Induction of CD56 and TCR-independent activation of T cells with aging.
Degeneration of the thymus and severe contraction of the T cell repertoire with aging suggest that immune homeostasis in old age could be mediated by distinct effectors. Therefore, receptors expressed on T cells as they undergo senescence in vitro, as well as those displayed by circulating T cells during normal chronologic aging, were examined. Monitoring of T cells driven to senescence showed de novo induction of CD56, the prototypic receptor of NK cells. Analysis of fresh T cells in peripheral blood showed an age-dependent induction of CD56. These unusual T cells expressed high levels of Bcl2, p16, and p53, and had limited, or completely lost, ability to undergo cell division, properties consistent with senescence. CD56 cross-linking without TCR ligation on CD56(+) T cells resulted in extensive protein phosphorylation, NF-kappaB activation, and Bax down-regulation. CD56 cross-linking was also sufficient to drive production of various humoral factors. These data suggest that the immunologic environment in old age is functionally distinct, rather than being a dysfunctional version of that seen at a young age. CD56(+) T cells are unique effectors capable of mediating TCR-independent immune cascades that could be harnessed to enhance protective immunity in the elderly.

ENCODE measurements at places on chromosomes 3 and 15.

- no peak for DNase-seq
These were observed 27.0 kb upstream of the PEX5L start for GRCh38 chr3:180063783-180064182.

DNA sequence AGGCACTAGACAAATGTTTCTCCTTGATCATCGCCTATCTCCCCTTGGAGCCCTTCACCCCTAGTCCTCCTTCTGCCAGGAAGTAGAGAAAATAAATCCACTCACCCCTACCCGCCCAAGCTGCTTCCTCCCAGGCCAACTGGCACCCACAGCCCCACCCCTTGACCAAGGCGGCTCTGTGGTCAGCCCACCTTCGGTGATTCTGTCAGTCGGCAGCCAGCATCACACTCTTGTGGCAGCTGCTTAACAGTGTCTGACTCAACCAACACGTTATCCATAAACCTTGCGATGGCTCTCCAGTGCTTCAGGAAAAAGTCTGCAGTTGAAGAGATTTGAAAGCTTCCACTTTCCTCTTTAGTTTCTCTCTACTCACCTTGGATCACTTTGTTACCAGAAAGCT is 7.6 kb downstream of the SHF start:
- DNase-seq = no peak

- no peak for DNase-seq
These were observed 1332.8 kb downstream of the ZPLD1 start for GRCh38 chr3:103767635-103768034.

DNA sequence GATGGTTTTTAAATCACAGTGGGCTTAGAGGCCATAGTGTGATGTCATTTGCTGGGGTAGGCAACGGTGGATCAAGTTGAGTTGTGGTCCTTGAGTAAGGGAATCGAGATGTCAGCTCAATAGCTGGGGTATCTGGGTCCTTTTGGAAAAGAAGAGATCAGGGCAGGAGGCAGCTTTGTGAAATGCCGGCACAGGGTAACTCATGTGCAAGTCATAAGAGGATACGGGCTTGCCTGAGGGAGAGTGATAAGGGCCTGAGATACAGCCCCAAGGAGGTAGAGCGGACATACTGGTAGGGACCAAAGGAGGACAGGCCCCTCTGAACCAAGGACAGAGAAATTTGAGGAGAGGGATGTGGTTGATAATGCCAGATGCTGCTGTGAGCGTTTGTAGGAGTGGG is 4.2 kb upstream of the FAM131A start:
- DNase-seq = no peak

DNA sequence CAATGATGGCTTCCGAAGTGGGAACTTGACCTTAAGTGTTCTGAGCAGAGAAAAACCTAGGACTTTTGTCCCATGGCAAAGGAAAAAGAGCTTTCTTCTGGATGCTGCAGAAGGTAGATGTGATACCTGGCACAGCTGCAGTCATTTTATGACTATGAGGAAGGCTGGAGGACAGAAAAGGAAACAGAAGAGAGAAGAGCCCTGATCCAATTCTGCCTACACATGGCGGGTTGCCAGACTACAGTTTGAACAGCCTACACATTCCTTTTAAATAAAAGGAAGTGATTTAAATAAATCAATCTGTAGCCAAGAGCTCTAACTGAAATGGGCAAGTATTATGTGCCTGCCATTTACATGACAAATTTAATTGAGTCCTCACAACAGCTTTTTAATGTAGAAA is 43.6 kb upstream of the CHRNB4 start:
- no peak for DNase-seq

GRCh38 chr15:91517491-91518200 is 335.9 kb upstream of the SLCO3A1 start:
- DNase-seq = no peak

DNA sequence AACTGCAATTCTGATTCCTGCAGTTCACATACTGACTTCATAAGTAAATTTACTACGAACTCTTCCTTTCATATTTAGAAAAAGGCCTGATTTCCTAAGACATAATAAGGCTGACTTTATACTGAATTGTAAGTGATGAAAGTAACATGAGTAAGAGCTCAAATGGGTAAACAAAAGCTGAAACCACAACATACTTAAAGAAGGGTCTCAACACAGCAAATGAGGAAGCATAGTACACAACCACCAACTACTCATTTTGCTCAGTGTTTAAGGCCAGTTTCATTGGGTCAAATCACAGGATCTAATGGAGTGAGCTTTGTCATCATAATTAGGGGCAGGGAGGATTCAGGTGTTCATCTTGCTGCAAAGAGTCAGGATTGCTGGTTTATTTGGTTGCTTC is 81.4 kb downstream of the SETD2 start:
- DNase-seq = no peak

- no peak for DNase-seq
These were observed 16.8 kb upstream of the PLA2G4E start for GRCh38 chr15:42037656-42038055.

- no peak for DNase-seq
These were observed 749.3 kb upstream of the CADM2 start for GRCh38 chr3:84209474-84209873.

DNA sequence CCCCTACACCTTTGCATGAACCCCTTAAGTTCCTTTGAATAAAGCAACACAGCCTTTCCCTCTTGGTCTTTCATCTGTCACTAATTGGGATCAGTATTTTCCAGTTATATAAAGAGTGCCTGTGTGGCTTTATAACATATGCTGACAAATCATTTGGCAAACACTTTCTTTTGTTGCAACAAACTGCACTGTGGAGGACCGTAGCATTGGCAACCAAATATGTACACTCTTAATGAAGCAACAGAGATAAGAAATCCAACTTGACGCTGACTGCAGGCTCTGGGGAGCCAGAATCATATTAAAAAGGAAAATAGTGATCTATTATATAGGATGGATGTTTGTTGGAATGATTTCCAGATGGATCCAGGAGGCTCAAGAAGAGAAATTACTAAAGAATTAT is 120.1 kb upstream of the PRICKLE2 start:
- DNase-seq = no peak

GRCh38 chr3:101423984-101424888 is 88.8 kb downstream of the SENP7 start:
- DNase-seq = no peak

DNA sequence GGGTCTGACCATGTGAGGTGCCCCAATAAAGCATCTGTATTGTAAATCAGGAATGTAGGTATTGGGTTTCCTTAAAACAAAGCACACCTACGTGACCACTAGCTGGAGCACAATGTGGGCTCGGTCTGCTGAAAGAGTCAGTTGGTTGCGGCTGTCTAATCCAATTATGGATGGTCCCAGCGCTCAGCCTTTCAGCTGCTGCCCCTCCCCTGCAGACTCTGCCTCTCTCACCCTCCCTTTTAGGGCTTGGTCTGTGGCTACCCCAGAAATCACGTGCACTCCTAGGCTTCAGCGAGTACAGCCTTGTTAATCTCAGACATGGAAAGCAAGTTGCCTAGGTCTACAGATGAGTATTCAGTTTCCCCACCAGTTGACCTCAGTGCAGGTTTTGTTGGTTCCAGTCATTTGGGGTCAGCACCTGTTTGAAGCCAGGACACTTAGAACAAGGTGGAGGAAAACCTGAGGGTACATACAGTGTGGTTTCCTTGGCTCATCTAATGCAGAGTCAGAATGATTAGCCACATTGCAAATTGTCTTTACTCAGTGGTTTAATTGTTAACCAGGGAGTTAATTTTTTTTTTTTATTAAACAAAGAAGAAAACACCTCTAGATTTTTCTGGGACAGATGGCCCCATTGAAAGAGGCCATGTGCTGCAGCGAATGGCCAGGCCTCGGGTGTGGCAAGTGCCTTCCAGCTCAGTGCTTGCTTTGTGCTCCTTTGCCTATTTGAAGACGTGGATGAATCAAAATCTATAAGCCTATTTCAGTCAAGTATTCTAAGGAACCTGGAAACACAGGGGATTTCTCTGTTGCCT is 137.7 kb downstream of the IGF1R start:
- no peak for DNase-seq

Lemster, BH; Michel, JJ; Montag, DT; Paat, JJ; Studenski, SA; Newman, AB; Vallejo, AN
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